May 20, 2016:
A groundbreaking study devoted to the mechanism of maintainance of Ca2+ homeostasis in the endoplasmic reticulum (ER) has been published in the journal Cell by Dr. Aimin Zhou and his colleagues from the Chinese Academy of Sciences. Maintaining of Ca2+ homeostasis is crucial for proper Ca2+ signaling, which impinges on many key cellular processes such as contraction, secretion, memory formation, gene transcription, cell growth, and cell death. The endoplasmic reticulum is the main intracellular Ca2+ store. Stimulation of cells with a variety of physiological stimuli leads to Ca2+ release from ER and the depletion of Ca2+ stores that have to be refilled for proper cellular function. The general mechanism of such refill was known, however it was unclear, if there is a mechanism for ER to extrude the excess Ca2+ when the store gets overloaded. The authors uncovered the function of the transmembrane and coiled-coil domains 1 (TMCO1) protein and showed that it is responsible for protecting Ca2+ stores from Ca2+ overload. Mutations in TMCO1 gene are known to be associated with TMCO1-defect syndrome, which is commonly leading to distinctive craniofacial dysmorphism, skeletal anomalies, mental retardation, ataxia, and many other clinical symptoms. This novel finding allowed to explain the origin of these defects. This study may potentially also help development of new therapies for TMCO1-defect syndrome treatment.
Cell is the leading journal in biology and the highest-impact journal in the world. Cell publishes findings of unusual significance in any area of experimental biology, including but not limited to cell biology, molecular biology, neuroscience, immunology, virology and microbiology, cancer, human genetics, systems biology, signaling, and disease mechanisms and therapeutics. Congratulations, Aimin!
May 19, 2016:
Dr. Anton A. Komar's and his colleagues recent Molecular Cell paper has been featured by the Human Frontier Science Program (HFSP) in the Frontier Science section, which presents information by and about HFSP awardees as well as topics of interest to scientists throughout the world working at the frontiers of the life sciences. The study published by Dr. Komar and his colleagues was supported by the HFSP Program grant.
May 18, 2016:
Dr. Andy Resnick's research on the biological function of sensory cilia that controls cell and tissue responses to applied fluid motion has been featured in a recent video pruduced by the Office of Research. Congratulations, Andy! Previously, Drs. Bibo Li's, Roman Kondratov's and Girish Shukla's studies have been featured in the CSU's Office of Research video Series.
May 18, 2016:
Dr. Bin Su received additional funding in the total amount of $240,000 for his project "Targeting EphA2 in Glioblastoma," which is an ongoing collaboration with Dr. Bingcheng Wang in the Case Western Reserve University School of Medicine. The project is funded by the National Institute of Neurological Disorders and Stroke (R01 grant) via CWRU. Congratulations, Bin!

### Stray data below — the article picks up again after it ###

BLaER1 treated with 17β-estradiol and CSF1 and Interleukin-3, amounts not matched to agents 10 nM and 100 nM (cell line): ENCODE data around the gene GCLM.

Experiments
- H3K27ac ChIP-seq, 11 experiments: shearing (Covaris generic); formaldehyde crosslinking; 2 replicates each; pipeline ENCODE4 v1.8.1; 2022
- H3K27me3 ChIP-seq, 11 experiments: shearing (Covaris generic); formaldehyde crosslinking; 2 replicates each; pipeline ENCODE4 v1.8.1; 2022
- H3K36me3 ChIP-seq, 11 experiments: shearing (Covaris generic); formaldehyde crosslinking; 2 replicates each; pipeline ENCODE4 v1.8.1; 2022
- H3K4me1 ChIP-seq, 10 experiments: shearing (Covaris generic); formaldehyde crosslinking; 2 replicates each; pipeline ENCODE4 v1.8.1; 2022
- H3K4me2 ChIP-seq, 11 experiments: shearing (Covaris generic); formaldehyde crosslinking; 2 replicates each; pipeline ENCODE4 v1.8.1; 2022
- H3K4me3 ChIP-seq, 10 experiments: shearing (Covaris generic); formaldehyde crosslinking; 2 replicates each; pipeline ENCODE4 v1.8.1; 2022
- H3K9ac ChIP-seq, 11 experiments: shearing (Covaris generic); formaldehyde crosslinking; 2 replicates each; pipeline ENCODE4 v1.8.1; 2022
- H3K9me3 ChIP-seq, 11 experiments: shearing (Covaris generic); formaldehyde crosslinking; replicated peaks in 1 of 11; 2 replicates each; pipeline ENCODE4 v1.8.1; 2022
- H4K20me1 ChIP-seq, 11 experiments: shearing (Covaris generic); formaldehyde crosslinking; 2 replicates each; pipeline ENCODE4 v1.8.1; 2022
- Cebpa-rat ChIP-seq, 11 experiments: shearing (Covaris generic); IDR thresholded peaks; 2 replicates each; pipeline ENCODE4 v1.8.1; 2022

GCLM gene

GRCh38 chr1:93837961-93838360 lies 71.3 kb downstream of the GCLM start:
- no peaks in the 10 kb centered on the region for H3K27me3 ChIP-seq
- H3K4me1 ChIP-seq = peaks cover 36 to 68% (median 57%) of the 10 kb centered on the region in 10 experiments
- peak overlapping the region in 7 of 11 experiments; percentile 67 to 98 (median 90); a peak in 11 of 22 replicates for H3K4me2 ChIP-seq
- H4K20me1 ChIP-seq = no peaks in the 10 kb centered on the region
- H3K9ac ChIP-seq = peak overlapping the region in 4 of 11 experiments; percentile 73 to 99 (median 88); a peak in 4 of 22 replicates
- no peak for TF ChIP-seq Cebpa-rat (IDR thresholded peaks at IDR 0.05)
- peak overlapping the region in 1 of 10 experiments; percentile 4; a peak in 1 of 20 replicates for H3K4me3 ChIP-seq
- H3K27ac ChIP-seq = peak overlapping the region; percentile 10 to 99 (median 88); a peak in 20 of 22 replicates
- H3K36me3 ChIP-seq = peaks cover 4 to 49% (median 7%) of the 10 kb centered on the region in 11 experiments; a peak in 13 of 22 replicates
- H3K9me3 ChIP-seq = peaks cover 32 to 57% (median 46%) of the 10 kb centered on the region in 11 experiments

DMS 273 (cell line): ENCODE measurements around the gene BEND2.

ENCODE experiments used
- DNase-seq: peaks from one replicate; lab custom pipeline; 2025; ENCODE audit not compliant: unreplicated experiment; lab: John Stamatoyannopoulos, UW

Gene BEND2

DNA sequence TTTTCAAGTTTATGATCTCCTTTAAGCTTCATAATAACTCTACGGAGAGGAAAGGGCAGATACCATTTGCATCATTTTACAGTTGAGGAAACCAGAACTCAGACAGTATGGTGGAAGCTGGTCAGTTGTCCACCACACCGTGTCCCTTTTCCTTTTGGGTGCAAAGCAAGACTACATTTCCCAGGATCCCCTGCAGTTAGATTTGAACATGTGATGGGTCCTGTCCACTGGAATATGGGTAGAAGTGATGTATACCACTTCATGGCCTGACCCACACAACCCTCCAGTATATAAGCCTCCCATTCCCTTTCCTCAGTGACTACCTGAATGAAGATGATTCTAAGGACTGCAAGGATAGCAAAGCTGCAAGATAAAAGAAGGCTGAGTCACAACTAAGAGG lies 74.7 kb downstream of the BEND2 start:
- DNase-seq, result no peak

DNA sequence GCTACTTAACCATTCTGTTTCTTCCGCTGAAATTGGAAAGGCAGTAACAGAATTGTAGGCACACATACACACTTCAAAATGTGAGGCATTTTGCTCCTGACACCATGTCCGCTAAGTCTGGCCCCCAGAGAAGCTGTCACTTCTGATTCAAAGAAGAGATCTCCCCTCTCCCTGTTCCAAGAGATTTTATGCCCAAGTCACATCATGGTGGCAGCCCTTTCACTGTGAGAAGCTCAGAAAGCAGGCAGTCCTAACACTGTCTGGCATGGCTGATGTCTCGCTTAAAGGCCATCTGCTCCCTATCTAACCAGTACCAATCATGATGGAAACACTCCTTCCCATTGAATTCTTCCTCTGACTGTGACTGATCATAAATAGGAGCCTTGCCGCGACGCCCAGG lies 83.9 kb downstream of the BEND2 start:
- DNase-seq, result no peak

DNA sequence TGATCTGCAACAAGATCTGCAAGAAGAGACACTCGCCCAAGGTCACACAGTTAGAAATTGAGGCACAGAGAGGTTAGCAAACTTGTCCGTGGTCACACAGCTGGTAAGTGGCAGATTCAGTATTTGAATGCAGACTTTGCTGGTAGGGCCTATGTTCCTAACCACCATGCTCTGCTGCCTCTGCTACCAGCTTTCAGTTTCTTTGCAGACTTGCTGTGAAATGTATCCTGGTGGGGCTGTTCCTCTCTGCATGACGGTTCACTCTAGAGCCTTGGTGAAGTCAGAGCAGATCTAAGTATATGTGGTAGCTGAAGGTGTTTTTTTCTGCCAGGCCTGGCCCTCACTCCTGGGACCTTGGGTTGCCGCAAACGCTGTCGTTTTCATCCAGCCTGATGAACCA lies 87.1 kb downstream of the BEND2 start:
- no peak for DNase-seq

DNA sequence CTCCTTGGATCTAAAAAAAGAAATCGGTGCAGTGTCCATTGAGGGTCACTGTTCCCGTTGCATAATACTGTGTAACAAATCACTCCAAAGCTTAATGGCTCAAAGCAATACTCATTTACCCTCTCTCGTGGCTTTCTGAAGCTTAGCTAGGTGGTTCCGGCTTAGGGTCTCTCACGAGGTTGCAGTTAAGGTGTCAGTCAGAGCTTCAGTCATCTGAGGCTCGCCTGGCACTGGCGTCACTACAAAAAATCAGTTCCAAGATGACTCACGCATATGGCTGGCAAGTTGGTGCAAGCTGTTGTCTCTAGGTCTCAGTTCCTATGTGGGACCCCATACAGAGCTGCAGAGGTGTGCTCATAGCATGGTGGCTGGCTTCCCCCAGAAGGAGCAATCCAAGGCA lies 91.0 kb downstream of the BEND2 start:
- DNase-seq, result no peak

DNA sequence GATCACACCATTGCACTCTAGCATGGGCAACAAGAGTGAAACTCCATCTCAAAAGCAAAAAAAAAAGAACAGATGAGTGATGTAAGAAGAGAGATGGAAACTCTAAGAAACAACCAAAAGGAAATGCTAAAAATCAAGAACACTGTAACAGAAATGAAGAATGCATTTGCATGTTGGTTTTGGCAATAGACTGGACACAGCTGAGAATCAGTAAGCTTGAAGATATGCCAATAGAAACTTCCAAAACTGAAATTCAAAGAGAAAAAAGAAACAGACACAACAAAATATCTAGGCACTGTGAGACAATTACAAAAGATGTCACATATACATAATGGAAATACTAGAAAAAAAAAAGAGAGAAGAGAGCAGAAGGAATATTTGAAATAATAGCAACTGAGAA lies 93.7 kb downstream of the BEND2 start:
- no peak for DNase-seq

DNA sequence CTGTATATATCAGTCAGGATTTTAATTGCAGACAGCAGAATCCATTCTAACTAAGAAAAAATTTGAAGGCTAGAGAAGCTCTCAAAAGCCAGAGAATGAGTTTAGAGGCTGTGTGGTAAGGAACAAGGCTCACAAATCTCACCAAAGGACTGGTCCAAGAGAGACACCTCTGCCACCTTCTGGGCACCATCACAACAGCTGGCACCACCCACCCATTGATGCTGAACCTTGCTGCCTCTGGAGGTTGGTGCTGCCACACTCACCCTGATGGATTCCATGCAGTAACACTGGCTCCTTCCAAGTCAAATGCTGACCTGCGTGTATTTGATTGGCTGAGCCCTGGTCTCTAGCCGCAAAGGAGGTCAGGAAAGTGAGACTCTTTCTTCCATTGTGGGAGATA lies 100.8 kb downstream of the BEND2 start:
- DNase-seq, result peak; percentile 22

May 14, 2016:
Rima Sandhu a graduate (PhD) student in Dr. Valentin Boerner's lab has been selected to give a platform presentation at the Meiosis Gordon Research Seminar (GRS) "Mechanisms of Sexual Reproduction Through Meiosis" to be held in New London, NH (June 25-26). The title of her presentation is "Processing of Stalled Meiotic Recombination Intermediates by a Newly Identified Chromosomal Protein". This GRS will be held in conjunction with the "Meiosis" Gordon Research Conference (GRC). For over 75 years, GRC's meetings have been recognized as the world's premier scientific conferences. Congratulations, Rima and Valentin!
May 14, 2016:
Dr. Anthony Berdis was selected to give a platform presentation at "The Controlling the Cancer Summit 2016" to be held in London, UK (May 17-19th). The title of Dr. Berdis's presentation is "Non-Natural Nucleosides as Therapeutic Agents Against Glioblastoma". The annual Controlling Cancer Summit is an international academic event attended by clinicians, academics and members of the pharmaceutical industry, representing a wide spectrum of cancer research, development and healthcare professionals. Congratulations, Tony!
May 02, 2016:
Apr 20, 2016:
Vice President for Research Dr. Jerzy Sawicki and Interim Provost and Senior Vice President for Academic Affairs Dr. Jianping Zhu have reviewed and approved GRHD External Advisory Committee's recommendation/proposal for elevating the Center for Gene Regulation in Health and Disease (GRHD) status from Type 3 to a Type 4 University Research Center (the highest at CSU). This provides the infrastructure support functions needed by a group of faculty with shared education, research or service/clinical interests. The decision was based on the outstanding accomplishments of the GRHD faculty. Congratulations, GRHD!
Apr 08, 2016:
TechOhio (the Ohio Development Services Agency) that showcases how the Ohio Third Frontier initiative is helping grow the state's technology economy has recently highlighted the research done by Red5 Pharmaceuticals LLC in a short video. Red5 Pharmaceuticals was co-founded by a GRHD member, Dr. Anthony Berdis, who is also serving as chief scientific officer of the company. Red5 Pharmaceuticals is developing new cancer treatment approaches and diagnostic kits. The company is working to expand its research to find new ways to treat breast, ovarian and pancreatic cancer. The company was previously awarded a $60,000 Technology Validation and Start-up Fund (TVSF) grant from Ohio Third Frontier. Congratulations, Tony!
Apr 07, 2016:
March 14, 2016: